So We Read On: How The Great Gatsby Came to Be and Why It Endures
F. Scott Fitzgerald died at age 44, the victim of a turbulent life of alcohol, high living and emotional trauma. Unhappily, at his passing, he was not a revered star of the literary world. What would become his literary bequest to the world, his novel THE GREAT GATSBY, was barely an afterthought in literature. A few years before his death, Fitzgerald sadly discussed the book’s languid literary status in a plaintive letter to his editor, Max Perkins: “I wish it was in print. It will be odd a year or so from now when Scottie assures her friends I was an author and finds that no book is procurable….” Fitzgerald’s funeral would be eerily similar to that of Jay Gatsby --- barely anyone attended.
Today, 90 years after its publication, THE GREAT GATSBY is one of the most read books in the world. It is on the reading list of almost every high school literature class in America and is the one American novel that most educated Americans have read. SO WE READ ON asks why. And while author Maureen Corrigan cannot really answer that, she does offer readers wonderful insight into the life of its troubled author and some suggestions as to why readers seem to be “borne back ceaselessly” into its thrall.
"[Corrigan] does offer readers wonderful insight into the life of its troubled author and some suggestions as to why readers seem to be 'borne back ceaselessly' into its thrall.... SO WE READ ON enriches THE GREAT GATSBY and those who read it."
Corrigan is the book critic for NPR’s “Fresh Air” and a professor of literature at Georgetown University. She teaches THE GREAT GATSBY as a labor of love, even going so far as to travel with her students to New York City to experience “the living text of the city.” She believes that Fitzgerald loved the Big Apple as he wrote the book. He had visited there while a student at Princeton and returned after military service. New York City of the ’20s suited his life aspirations. Part of Corrigan’s affinity for the classic work obviously stems from her love of New York. It is an enthralling combination.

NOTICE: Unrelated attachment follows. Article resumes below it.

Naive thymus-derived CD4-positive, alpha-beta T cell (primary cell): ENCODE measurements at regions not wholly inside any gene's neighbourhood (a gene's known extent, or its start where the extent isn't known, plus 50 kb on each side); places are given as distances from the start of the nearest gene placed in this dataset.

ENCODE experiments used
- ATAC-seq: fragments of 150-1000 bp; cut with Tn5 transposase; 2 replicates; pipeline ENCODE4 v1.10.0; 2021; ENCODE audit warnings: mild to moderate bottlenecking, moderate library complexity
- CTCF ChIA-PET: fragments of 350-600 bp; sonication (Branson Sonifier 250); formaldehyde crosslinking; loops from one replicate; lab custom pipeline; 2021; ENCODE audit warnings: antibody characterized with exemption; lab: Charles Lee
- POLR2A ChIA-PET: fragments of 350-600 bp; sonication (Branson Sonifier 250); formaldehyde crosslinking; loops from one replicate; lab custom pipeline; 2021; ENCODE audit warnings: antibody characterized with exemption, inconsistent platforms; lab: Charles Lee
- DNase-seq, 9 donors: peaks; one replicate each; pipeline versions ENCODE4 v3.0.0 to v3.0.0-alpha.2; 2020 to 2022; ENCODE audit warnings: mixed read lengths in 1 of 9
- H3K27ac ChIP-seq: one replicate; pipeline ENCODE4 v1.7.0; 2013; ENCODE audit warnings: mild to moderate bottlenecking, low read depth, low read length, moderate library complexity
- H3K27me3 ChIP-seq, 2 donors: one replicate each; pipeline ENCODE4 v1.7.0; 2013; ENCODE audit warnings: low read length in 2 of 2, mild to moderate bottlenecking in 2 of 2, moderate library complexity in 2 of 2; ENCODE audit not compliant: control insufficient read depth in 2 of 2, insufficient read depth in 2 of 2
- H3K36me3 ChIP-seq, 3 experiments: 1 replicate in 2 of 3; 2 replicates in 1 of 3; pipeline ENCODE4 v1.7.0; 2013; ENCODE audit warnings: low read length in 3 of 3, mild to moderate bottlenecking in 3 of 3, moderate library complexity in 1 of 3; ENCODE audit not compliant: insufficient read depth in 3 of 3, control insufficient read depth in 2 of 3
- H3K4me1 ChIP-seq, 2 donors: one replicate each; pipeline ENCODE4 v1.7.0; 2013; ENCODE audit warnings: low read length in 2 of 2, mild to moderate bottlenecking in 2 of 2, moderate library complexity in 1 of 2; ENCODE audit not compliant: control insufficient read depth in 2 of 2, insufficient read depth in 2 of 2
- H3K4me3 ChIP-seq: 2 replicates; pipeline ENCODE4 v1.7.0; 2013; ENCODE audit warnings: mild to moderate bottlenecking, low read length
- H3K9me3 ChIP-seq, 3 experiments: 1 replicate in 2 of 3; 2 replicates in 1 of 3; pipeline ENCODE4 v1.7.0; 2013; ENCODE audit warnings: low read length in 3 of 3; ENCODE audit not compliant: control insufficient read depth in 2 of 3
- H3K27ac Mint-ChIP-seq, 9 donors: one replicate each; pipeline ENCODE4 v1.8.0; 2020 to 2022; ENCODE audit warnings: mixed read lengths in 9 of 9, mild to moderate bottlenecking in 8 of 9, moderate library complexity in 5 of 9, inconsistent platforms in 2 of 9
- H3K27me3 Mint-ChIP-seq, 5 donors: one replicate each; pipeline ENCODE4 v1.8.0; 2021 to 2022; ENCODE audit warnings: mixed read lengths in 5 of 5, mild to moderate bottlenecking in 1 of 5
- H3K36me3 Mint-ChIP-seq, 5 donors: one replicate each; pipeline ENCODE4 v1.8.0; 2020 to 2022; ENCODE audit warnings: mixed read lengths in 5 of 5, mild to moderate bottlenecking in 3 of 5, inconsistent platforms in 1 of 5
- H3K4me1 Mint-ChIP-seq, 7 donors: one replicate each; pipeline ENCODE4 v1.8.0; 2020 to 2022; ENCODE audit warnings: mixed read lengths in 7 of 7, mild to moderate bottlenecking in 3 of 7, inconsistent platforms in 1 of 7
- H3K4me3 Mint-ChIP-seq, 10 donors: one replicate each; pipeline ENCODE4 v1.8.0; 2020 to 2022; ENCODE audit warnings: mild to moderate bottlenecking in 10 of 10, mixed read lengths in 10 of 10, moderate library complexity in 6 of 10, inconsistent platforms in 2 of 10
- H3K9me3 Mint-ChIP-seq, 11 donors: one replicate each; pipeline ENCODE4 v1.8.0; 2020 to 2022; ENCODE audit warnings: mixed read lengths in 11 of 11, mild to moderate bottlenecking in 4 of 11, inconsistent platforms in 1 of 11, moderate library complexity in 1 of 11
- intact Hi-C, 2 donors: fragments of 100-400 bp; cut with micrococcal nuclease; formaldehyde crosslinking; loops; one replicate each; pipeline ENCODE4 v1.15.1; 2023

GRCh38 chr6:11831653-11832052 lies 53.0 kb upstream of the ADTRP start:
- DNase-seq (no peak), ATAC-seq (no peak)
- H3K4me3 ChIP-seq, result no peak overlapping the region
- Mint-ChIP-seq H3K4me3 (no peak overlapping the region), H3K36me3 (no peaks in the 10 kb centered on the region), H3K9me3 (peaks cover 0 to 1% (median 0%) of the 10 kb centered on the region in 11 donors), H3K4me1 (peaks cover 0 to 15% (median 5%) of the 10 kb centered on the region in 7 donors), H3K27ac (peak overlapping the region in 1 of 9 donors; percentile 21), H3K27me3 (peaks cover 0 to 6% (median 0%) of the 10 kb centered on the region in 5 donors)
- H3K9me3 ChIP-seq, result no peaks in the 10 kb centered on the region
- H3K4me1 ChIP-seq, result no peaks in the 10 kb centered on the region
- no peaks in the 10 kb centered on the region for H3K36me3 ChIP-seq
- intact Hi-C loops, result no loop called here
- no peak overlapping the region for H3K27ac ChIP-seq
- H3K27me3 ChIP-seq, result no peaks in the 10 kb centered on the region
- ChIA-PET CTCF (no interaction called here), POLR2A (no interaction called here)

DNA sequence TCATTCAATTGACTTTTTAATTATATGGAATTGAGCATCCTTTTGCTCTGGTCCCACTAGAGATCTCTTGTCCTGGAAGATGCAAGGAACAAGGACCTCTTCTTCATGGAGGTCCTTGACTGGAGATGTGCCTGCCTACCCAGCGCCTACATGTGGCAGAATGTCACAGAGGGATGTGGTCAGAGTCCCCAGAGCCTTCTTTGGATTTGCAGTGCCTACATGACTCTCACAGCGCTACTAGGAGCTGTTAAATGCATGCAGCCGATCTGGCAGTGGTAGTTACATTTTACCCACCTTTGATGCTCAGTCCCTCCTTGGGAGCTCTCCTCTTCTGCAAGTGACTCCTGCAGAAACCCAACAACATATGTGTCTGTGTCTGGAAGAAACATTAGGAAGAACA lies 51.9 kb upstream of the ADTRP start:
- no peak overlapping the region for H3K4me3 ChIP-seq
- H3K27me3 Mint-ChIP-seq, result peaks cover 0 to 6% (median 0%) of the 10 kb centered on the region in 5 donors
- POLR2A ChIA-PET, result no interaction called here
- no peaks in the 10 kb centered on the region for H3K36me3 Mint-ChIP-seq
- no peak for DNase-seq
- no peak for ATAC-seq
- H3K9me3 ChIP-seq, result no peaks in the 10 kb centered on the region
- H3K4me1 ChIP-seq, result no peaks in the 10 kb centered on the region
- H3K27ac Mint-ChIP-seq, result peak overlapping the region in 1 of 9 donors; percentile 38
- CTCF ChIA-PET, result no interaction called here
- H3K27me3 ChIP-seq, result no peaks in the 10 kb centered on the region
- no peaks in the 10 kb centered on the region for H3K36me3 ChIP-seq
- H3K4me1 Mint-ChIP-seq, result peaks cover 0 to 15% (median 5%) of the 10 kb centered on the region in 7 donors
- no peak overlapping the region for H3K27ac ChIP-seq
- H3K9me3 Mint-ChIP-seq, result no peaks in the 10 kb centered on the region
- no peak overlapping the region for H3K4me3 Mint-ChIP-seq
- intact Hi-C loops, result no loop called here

For Corrigan, THE GREAT GATSBY is just about perfect, despite going against every expectation of what a Great American Novel should be. Length and plot development are not exhaustive, and the end is fairly predictable. Readers learn the basics of Jay Gatsby’s life but with very little detail. How he earned his fortune can still be debated, although most would attribute his money to some illegal activity. His early romance with Daisy also leaves many unanswered questions. Readers know very little about Nick, the narrator of the story. But perhaps it is the unanswered questions and the brevity of the novel that make it so majestic. It simply does not fit the mold for what most scholars would require of a great novel. It may not be hefty in pages, but it contains some of the most beautiful sentences ever written. Fitzgerald may suggest that the American Dream is a mirage, but his words serve to make it irresistible. The book’s brevity may contribute to its appreciation and greatness in another fashion: readers often return to it to savor its elegant writing once again.
SO WE READ ON discusses not only THE GREAT GATSBY but also its role in culture. Corrigan mentions the novel’s various movie versions. Surprisingly her favorite is the least known: the 1949 version starring Alan Ladd. It interprets the novel as an underworld crime saga as opposed to the more modern films that treat the book as a love story. One of the joys of reading comes from new discoveries. I anxiously await the opportunity to watch the one movie version of THE GREAT GATSBY that I have yet to see.
There is much more to enjoy in Corrigan’s paen to Fitzgerald’s novel. Readers are reminded of his brief Hollywood life and the tragedy that would envelop both him and his wife, Zelda. Corrigan reminds us that many great authors have been “one-hit wonders,” but laments Fitzgerald’s failure to reach his potential as a writer as a loss for literature, as well as a personal one. SO WE READ ON enriches THE GREAT GATSBY and those who read it.
Reviewed by Stuart Shiffman on September 12, 2014